Benefice

A benefice ( /ˈbɛnɪfɪs/) is a reward received in exchange for services rendered and as a retainer for future services. The Roman Empire began using latin term beneficium as a benefit to an individual from the Empire for services rendered. Its use was adopted by the western church in the Carolingian Era as a benefit bestowed by the crown or church officials. A benefice specifically from a church is called a precaria (pl. precarii) such as a stipend and one from a monarch or nobleman is usually called a fief. A benefice is distinct from an allod, in that an allod is property owned outright, not bestowed by a higher authority.

Other articles related to "benefice, benefices":

Canonical Institution - Benefices
... denotes any manner, in accordance with canon law, of acquiring an ecclesiastical benefice ... its strictest sense, the word denotes the collation of an ecclesiastical benefice by a legitimate authority, on the presentation of a candidate by a third person (institutio tituli collativa) ... The term is used also for the actual putting in possession of a benefice (institutio corporalis), and for the approbation requisite for the exercising of the ecclesiastical ministry when an authority inferior ...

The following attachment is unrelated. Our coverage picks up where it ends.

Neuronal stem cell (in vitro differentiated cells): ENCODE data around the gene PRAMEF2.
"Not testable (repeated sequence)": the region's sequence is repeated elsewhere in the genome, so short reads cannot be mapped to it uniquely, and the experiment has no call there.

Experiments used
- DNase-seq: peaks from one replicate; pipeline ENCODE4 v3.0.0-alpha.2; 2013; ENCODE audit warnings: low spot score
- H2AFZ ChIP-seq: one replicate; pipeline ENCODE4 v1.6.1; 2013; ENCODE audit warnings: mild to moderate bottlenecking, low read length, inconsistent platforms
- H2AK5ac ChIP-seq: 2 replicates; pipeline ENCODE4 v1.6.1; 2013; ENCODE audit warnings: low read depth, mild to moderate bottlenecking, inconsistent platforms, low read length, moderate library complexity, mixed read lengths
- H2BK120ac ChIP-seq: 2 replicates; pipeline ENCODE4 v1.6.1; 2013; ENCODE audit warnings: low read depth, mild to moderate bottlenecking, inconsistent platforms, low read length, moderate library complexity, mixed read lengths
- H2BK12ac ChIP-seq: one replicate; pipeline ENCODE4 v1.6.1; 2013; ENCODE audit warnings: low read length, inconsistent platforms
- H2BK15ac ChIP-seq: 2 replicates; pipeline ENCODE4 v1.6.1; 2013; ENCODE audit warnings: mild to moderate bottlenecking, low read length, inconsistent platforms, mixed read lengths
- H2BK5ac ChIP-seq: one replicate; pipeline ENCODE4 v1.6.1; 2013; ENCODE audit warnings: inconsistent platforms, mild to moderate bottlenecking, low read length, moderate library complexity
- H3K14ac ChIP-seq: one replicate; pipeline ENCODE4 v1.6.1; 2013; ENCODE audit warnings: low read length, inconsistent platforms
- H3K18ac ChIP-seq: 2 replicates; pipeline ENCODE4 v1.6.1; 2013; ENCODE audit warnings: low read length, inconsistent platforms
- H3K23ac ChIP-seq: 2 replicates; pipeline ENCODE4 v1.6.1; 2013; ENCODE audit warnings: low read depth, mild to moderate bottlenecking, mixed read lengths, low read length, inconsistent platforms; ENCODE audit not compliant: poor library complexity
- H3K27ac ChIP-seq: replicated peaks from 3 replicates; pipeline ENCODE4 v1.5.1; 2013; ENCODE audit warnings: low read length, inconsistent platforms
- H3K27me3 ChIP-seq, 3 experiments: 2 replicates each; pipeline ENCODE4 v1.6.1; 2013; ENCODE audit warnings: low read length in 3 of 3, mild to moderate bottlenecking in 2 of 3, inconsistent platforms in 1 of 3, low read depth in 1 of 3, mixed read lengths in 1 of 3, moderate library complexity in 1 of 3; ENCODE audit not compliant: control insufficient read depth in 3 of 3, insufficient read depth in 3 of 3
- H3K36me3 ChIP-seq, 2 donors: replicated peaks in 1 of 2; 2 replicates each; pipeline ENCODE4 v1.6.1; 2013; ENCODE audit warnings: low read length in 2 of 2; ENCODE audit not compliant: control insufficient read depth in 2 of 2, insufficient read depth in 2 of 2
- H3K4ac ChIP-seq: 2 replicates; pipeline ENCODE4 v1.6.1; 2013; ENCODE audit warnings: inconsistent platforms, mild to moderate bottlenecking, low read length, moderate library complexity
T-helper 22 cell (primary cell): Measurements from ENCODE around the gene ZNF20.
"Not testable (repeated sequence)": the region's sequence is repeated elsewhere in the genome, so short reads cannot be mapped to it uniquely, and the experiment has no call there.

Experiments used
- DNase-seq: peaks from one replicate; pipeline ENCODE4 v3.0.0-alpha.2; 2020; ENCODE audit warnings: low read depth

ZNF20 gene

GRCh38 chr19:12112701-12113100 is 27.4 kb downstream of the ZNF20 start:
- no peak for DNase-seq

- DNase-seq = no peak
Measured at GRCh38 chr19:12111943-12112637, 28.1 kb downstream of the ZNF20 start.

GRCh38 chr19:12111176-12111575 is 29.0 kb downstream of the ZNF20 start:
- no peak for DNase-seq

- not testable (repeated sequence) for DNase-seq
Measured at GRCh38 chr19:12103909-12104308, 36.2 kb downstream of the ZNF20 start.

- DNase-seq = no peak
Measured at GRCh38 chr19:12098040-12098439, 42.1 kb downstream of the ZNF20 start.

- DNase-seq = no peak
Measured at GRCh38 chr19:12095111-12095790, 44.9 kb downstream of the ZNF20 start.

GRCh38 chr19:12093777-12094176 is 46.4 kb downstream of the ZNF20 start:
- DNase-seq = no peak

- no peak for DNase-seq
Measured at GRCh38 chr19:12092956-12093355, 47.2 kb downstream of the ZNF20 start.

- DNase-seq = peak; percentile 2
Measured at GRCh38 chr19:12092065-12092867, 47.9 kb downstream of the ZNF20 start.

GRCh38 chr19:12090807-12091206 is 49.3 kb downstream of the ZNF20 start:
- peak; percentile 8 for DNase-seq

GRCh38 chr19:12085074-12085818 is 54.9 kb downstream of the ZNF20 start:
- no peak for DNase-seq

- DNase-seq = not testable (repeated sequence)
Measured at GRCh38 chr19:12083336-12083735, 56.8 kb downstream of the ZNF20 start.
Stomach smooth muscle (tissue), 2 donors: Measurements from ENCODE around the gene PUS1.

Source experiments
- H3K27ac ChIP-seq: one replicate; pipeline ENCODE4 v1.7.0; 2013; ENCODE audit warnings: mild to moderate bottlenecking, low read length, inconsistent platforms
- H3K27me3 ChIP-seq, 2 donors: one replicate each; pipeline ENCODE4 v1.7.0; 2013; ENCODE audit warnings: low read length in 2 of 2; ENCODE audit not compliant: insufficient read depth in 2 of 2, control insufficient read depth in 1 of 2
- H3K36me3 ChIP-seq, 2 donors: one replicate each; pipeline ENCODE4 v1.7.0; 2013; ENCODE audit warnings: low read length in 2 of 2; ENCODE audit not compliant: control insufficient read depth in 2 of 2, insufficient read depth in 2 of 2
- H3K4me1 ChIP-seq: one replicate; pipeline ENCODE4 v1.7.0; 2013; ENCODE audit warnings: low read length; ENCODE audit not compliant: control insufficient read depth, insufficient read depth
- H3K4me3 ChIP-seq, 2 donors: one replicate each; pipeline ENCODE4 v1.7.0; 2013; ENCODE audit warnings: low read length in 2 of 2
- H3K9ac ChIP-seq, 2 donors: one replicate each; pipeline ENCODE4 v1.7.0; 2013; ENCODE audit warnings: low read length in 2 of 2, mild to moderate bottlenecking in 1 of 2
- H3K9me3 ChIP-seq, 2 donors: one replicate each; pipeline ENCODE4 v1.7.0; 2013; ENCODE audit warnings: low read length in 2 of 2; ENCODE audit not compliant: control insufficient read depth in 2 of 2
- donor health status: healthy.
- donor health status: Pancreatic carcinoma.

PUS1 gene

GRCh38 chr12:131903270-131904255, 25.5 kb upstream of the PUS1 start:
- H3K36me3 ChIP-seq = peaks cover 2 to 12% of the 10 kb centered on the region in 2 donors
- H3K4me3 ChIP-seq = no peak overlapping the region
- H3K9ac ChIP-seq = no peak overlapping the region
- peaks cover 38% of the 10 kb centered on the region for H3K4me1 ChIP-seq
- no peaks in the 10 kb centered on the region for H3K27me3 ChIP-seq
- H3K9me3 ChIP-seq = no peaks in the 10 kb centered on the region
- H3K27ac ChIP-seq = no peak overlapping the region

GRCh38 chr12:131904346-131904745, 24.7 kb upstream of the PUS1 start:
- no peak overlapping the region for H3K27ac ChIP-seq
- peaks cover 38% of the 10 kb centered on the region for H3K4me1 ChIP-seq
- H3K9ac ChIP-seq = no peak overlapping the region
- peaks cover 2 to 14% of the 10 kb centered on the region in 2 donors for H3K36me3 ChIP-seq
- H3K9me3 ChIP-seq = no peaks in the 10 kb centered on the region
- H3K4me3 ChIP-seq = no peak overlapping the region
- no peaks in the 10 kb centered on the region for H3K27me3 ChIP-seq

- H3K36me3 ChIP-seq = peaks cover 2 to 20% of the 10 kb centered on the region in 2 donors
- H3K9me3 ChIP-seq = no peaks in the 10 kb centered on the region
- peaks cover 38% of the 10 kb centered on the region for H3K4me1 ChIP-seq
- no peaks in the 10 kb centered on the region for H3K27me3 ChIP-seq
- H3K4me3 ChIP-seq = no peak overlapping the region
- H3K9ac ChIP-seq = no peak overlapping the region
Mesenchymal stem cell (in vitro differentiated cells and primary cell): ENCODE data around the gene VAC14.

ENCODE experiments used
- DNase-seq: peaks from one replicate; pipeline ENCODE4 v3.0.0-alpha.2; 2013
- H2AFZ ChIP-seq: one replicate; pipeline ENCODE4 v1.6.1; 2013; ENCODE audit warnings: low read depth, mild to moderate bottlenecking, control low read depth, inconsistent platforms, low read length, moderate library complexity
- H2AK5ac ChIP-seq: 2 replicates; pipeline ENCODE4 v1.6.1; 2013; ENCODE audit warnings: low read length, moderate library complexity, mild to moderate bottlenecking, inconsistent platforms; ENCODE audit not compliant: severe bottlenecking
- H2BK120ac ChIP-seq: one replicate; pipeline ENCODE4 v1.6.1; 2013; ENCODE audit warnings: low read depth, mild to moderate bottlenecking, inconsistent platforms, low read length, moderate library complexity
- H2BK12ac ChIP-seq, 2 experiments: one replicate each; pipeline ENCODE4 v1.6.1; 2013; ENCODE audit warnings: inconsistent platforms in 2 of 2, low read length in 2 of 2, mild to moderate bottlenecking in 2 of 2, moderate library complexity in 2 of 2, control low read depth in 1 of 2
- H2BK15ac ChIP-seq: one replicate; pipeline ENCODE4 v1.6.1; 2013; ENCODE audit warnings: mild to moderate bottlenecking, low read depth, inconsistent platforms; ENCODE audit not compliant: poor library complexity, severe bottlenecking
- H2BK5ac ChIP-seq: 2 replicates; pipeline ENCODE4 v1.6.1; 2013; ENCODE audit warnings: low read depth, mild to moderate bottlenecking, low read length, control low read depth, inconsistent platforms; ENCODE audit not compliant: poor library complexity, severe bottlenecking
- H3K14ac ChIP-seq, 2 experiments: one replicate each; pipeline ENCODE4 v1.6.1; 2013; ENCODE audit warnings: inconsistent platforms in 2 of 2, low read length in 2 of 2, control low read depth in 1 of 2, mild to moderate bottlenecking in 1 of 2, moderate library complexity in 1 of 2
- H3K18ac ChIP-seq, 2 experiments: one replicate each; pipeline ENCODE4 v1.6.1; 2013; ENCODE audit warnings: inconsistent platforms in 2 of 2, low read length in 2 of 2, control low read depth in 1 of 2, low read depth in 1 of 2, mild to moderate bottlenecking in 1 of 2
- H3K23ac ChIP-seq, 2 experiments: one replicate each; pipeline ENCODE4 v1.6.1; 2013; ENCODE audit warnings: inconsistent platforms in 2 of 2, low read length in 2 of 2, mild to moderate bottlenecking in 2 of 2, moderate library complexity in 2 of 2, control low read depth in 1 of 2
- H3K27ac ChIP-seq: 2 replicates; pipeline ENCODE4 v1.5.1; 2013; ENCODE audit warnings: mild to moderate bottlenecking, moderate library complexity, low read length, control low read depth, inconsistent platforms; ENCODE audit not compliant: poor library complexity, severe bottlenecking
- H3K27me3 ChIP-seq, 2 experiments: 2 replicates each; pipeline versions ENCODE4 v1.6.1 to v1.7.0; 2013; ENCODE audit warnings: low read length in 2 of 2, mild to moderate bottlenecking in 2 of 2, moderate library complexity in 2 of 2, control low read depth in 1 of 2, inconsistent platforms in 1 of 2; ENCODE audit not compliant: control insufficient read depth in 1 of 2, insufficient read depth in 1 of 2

Canonical Provision - Analysis
... In various ways a person may be designated to fill a vacant benefice by election, postulation, presentation, or recommendation, resignation made in one's favour, or approved exchange ... to the pope, together with privation of the fruits of the benefice and the nominee loses ipso facto all right to the prelacy ... Ordinarily greater benefices are conferred by the pope minor benefices by the bishop, who as a rule has the power of appointing to all benefices in his diocese ...
Congrua Portio - History
... Owing to the many charges to which a benefice is liable, it became necessary for the ecclesiastical authority to decree that first and foremost the proper sustenance of the holder of the ... This was all the more necessary in cases where benefices had been incorporated with monasteries or collegiate churches ... Very often the curate of such incorporated benefices received only one-sixteenth of the revenue ...
Incumbent (ecclesiastical)
... incumbent refers to the holder of a Church of England parochial charge or benefice ... The term benefice originally denoted a grant of land for life in return for services ... Historically, once in possession of the benefice, the holder had lifelong tenure unless he failed to provide the required minimum of spiritual services or committed a ...
Benefice - History - Suitability of Parochial Clergy - Pluralism in England
... a clerk to hold several ecclesiastical dignities or benefices at the same time, was transferred to the Archbishop of Canterbury by the Peterpence ... was passed to abridge the holding of benefices in plurality, requiring that no person should hold under any circumstances more than two benefices and ... narrowed so that no spiritual person could hold two benefices except the churches of such benefices within 3 miles (4.8 km) of each other by the nearest ...